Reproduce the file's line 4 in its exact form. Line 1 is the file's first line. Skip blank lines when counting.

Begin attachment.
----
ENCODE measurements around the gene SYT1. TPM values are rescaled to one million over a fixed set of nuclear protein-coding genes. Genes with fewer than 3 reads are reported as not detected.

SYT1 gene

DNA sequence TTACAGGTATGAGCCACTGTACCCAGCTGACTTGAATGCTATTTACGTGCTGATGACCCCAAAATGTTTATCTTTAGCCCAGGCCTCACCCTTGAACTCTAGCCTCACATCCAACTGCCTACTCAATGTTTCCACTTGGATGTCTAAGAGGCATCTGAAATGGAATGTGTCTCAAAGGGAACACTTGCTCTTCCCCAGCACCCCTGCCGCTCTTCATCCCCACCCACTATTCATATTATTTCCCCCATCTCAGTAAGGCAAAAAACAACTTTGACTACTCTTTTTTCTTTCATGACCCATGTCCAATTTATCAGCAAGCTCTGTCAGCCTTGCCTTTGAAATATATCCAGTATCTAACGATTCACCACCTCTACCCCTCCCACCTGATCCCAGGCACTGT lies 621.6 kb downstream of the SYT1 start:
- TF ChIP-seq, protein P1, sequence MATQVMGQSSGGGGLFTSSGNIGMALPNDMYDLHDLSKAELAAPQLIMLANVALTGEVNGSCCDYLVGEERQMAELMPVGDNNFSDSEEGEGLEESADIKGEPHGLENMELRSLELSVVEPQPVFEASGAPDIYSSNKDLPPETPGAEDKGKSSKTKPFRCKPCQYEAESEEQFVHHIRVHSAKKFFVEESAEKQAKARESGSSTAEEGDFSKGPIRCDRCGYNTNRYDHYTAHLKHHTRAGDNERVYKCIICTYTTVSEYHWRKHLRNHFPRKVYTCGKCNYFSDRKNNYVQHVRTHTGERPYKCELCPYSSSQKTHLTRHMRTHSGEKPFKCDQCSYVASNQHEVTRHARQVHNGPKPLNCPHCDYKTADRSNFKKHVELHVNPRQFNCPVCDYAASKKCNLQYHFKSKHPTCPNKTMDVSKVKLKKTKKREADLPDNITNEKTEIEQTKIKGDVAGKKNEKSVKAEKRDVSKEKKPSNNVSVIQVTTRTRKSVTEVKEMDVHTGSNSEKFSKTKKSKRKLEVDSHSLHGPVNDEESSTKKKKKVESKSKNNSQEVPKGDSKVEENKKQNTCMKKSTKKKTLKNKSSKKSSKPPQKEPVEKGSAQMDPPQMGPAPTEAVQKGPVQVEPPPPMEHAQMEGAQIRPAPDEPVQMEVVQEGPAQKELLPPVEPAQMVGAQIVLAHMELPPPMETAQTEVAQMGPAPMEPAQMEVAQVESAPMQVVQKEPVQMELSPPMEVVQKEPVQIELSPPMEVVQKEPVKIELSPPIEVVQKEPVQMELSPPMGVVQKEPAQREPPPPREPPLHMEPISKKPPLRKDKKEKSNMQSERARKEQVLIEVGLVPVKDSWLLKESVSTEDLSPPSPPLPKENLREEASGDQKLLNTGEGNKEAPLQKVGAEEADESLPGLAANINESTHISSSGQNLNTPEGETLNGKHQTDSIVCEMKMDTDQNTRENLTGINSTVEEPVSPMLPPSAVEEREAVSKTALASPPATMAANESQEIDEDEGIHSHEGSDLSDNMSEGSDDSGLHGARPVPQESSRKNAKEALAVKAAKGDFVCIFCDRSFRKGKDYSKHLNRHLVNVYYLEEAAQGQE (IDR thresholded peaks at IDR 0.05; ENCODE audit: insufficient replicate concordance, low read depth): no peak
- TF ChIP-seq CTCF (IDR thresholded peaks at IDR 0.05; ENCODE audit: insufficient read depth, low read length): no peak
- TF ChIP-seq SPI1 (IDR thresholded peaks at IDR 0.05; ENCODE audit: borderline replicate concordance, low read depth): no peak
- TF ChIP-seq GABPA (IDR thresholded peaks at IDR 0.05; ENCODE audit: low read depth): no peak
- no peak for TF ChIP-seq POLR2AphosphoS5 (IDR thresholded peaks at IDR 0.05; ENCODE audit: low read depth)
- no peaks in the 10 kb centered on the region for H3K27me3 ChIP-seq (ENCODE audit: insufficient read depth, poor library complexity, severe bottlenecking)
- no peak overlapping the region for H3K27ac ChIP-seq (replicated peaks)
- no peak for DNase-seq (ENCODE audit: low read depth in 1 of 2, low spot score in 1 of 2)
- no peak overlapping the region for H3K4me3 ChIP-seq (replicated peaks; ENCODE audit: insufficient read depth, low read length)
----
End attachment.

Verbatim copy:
- TF ChIP-seq, protein P1, sequence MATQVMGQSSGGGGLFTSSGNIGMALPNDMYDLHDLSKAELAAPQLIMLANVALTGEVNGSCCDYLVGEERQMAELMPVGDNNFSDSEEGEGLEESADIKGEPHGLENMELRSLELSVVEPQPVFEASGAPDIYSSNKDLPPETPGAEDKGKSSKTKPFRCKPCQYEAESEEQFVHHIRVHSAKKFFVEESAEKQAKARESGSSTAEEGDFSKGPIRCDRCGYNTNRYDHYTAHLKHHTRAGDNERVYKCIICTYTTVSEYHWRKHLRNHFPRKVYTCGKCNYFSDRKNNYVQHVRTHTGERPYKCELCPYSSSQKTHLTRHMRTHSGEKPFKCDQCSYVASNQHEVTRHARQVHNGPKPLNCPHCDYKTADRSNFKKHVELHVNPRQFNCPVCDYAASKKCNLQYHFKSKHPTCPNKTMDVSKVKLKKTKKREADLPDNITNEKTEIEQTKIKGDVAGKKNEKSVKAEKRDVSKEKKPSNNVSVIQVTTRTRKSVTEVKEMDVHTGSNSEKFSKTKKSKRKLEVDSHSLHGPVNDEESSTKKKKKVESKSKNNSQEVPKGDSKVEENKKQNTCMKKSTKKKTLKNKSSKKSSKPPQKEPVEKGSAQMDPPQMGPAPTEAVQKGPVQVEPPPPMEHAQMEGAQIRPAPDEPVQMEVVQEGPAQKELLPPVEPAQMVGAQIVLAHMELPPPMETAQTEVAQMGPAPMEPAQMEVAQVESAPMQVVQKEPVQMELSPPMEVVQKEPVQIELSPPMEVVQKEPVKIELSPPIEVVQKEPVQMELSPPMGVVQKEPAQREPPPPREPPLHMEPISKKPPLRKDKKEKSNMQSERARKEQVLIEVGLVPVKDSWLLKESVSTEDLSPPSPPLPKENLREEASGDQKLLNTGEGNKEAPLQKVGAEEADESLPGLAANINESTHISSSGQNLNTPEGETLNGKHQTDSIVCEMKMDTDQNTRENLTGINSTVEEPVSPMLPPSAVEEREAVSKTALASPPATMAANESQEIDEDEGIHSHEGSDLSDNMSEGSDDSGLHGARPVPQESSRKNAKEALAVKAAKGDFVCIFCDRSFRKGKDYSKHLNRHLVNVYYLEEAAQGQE (IDR thresholded peaks at IDR 0.05; ENCODE audit: insufficient replicate concordance, low read depth): no peak